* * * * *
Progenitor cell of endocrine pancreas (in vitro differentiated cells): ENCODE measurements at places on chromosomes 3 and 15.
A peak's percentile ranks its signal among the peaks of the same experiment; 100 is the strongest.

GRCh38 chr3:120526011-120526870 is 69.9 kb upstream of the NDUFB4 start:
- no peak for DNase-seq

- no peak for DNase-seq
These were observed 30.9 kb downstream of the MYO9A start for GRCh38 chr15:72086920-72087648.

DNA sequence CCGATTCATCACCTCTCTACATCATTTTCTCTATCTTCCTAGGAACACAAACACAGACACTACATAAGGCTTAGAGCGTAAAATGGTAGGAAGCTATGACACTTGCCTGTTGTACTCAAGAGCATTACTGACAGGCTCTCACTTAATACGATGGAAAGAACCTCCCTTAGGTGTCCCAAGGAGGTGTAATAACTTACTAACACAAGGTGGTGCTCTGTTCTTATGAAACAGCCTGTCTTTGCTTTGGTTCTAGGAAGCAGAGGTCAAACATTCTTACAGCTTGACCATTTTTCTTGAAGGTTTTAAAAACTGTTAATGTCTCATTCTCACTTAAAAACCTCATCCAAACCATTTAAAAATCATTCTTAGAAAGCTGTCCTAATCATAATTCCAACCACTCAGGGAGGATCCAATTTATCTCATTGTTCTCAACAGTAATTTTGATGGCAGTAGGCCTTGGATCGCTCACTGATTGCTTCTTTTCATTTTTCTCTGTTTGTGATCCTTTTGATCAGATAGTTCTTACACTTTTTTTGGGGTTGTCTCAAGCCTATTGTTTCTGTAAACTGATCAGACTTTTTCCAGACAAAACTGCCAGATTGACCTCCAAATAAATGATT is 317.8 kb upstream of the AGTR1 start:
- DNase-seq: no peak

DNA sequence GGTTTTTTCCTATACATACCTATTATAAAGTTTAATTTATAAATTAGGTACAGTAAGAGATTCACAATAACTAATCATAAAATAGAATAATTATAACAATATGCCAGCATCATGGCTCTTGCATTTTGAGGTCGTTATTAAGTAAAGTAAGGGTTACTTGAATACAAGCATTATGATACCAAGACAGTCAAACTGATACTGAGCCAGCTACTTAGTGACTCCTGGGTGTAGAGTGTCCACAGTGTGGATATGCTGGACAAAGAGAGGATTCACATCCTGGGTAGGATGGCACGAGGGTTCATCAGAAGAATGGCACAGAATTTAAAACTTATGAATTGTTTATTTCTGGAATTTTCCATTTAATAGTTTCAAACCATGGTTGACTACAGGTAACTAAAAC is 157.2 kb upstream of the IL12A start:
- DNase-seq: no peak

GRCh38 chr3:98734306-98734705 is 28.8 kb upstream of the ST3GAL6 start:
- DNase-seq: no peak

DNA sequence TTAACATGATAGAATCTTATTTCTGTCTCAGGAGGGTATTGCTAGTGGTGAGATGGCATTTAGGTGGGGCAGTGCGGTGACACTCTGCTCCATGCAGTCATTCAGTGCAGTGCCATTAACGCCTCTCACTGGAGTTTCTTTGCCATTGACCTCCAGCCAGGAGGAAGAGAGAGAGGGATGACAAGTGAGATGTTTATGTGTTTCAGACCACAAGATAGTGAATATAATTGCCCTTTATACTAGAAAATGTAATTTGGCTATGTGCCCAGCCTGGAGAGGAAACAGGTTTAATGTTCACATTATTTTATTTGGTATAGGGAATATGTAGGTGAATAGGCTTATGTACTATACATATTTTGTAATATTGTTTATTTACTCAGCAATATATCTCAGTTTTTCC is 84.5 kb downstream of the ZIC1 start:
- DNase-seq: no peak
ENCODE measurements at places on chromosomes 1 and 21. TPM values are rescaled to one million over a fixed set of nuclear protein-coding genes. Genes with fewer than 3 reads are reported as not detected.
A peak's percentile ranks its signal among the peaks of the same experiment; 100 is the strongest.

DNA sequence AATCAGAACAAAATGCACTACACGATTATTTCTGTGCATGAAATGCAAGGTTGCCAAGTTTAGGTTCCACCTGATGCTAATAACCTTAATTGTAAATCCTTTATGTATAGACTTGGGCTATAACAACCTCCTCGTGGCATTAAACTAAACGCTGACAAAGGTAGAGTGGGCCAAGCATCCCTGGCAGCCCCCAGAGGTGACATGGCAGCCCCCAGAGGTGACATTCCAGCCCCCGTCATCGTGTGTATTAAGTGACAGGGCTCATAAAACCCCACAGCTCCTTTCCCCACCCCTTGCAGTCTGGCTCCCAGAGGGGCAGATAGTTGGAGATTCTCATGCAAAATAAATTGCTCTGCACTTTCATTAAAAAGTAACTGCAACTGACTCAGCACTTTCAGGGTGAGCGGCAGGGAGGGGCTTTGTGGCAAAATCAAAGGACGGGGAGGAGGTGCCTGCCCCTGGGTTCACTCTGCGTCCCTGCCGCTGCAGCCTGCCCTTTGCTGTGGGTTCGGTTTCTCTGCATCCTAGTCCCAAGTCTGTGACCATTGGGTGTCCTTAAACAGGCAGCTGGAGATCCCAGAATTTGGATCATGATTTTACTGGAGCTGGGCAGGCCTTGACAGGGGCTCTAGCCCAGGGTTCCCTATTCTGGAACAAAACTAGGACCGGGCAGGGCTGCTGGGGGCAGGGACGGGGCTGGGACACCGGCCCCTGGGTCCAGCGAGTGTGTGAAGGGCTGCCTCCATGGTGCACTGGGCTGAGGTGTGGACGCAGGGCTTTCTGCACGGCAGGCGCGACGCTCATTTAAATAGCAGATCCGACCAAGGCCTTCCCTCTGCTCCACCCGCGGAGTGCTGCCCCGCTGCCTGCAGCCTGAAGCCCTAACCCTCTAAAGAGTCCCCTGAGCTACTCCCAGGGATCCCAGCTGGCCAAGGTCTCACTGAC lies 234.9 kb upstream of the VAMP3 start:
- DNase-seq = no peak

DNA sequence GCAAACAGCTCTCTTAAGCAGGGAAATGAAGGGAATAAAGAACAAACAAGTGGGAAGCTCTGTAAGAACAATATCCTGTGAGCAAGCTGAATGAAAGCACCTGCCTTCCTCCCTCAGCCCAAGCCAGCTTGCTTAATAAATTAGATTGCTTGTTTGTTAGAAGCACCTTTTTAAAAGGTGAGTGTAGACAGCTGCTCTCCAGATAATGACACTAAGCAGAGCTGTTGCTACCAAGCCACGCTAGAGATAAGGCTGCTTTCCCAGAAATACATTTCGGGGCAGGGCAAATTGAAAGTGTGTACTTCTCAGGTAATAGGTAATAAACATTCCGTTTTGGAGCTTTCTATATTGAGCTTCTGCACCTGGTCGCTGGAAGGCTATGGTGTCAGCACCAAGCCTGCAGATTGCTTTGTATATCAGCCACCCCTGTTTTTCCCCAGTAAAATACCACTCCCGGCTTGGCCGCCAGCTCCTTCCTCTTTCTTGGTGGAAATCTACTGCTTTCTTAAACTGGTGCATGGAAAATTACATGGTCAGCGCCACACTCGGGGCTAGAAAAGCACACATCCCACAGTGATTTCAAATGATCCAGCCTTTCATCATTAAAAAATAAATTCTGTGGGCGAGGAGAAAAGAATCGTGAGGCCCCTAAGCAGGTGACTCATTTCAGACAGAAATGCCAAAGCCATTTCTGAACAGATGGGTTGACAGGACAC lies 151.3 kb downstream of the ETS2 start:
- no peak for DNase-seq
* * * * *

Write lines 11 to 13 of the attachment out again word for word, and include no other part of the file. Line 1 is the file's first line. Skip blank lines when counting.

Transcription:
GRCh38 chr3:98734306-98734705 is 28.8 kb upstream of the ST3GAL6 start:
- DNase-seq: no peak

DNA sequence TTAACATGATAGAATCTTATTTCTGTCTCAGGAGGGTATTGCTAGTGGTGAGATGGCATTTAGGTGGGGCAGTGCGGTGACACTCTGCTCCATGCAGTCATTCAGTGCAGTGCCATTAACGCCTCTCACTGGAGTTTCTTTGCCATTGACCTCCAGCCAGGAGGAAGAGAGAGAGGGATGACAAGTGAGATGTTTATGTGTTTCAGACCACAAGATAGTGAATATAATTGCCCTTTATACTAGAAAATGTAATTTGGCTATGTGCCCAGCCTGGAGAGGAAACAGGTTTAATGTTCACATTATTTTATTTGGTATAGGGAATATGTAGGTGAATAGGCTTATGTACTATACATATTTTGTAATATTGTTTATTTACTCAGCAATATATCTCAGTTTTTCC is 84.5 kb downstream of the ZIC1 start: